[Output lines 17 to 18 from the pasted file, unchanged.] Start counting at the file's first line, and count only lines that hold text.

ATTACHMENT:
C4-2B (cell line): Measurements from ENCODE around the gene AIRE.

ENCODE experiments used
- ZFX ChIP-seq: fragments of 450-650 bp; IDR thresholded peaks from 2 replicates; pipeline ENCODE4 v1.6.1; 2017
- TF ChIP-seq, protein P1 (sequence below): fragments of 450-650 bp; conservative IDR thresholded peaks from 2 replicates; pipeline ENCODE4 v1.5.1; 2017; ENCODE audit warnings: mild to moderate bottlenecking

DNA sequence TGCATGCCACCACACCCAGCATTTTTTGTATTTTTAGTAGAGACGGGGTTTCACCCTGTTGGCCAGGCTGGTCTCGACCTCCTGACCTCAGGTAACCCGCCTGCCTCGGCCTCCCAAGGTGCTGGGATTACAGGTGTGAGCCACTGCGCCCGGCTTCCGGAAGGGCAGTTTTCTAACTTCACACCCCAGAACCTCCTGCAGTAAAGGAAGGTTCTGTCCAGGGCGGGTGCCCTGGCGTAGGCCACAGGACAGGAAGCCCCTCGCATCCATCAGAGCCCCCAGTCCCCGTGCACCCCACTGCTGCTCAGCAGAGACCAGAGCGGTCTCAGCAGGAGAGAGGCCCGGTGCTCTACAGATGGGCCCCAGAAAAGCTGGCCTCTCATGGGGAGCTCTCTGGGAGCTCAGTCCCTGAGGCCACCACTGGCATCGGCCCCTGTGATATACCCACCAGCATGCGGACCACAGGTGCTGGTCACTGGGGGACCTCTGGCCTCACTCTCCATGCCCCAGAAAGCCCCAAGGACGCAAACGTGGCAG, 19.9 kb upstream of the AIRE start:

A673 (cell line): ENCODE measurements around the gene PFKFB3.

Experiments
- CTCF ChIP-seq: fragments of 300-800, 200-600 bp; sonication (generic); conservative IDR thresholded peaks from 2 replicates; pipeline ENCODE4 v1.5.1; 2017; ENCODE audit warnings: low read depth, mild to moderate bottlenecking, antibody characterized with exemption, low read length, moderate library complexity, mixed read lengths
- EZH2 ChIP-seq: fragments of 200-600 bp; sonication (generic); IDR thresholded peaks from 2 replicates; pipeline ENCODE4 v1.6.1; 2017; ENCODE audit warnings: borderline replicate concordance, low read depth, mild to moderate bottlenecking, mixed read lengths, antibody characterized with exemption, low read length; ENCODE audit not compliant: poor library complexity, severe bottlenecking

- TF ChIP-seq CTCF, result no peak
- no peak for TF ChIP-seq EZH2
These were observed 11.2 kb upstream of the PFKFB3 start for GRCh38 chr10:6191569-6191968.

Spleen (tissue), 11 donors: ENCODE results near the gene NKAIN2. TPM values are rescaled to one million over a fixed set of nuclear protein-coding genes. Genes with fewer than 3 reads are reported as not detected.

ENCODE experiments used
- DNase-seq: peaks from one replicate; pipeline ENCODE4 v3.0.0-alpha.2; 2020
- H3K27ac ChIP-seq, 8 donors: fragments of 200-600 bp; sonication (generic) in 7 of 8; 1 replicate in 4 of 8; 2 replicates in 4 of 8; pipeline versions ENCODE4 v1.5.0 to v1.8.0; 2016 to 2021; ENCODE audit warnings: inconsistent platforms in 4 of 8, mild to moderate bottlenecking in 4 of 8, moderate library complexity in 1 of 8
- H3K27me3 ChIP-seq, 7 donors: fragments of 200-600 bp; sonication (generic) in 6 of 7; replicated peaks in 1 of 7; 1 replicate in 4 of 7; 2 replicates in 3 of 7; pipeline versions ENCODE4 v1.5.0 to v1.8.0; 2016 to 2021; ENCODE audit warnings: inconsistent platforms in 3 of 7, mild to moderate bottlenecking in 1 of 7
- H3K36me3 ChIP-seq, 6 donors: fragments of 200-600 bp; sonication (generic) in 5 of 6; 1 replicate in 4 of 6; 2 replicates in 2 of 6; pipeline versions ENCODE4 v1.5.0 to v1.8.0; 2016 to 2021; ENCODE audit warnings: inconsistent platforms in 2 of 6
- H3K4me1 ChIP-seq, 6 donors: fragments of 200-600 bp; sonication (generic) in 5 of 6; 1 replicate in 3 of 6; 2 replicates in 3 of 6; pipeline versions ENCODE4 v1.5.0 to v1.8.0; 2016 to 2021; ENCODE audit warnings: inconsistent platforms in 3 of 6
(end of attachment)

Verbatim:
- H3K27me3 ChIP-seq, 7 donors: fragments of 200-600 bp; sonication (generic) in 6 of 7; replicated peaks in 1 of 7; 1 replicate in 4 of 7; 2 replicates in 3 of 7; pipeline versions ENCODE4 v1.5.0 to v1.8.0; 2016 to 2021; ENCODE audit warnings: inconsistent platforms in 3 of 7, mild to moderate bottlenecking in 1 of 7
- H3K36me3 ChIP-seq, 6 donors: fragments of 200-600 bp; sonication (generic) in 5 of 6; 1 replicate in 4 of 6; 2 replicates in 2 of 6; pipeline versions ENCODE4 v1.5.0 to v1.8.0; 2016 to 2021; ENCODE audit warnings: inconsistent platforms in 2 of 6